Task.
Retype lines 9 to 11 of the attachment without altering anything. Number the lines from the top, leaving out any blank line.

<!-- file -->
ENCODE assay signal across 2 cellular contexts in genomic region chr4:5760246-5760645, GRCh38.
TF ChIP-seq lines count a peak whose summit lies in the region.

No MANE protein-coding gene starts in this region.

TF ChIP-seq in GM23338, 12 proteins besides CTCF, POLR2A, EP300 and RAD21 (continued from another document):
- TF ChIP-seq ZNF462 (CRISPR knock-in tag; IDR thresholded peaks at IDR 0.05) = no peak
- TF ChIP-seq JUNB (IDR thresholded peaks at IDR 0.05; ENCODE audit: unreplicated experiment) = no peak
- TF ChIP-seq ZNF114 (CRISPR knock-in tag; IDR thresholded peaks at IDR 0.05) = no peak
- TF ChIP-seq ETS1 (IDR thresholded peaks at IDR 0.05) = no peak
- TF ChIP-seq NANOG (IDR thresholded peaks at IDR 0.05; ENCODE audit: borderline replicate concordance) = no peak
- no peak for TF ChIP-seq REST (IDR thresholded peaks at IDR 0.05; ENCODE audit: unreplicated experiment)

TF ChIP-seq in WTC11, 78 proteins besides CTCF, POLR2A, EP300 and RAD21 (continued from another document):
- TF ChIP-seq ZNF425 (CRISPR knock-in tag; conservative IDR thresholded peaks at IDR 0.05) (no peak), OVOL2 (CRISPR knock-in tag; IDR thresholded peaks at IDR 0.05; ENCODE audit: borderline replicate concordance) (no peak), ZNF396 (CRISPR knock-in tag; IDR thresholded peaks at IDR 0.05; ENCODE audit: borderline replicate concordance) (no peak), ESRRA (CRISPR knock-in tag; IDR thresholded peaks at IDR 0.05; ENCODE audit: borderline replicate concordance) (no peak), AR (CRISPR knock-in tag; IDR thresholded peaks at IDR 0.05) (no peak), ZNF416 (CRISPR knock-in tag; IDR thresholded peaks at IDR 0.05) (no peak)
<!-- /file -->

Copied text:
- TF ChIP-seq NANOG (IDR thresholded peaks at IDR 0.05; ENCODE audit: borderline replicate concordance) = no peak
- no peak for TF ChIP-seq REST (IDR thresholded peaks at IDR 0.05; ENCODE audit: unreplicated experiment)

TF ChIP-seq in WTC11, 78 proteins besides CTCF, POLR2A, EP300 and RAD21 (continued from another document):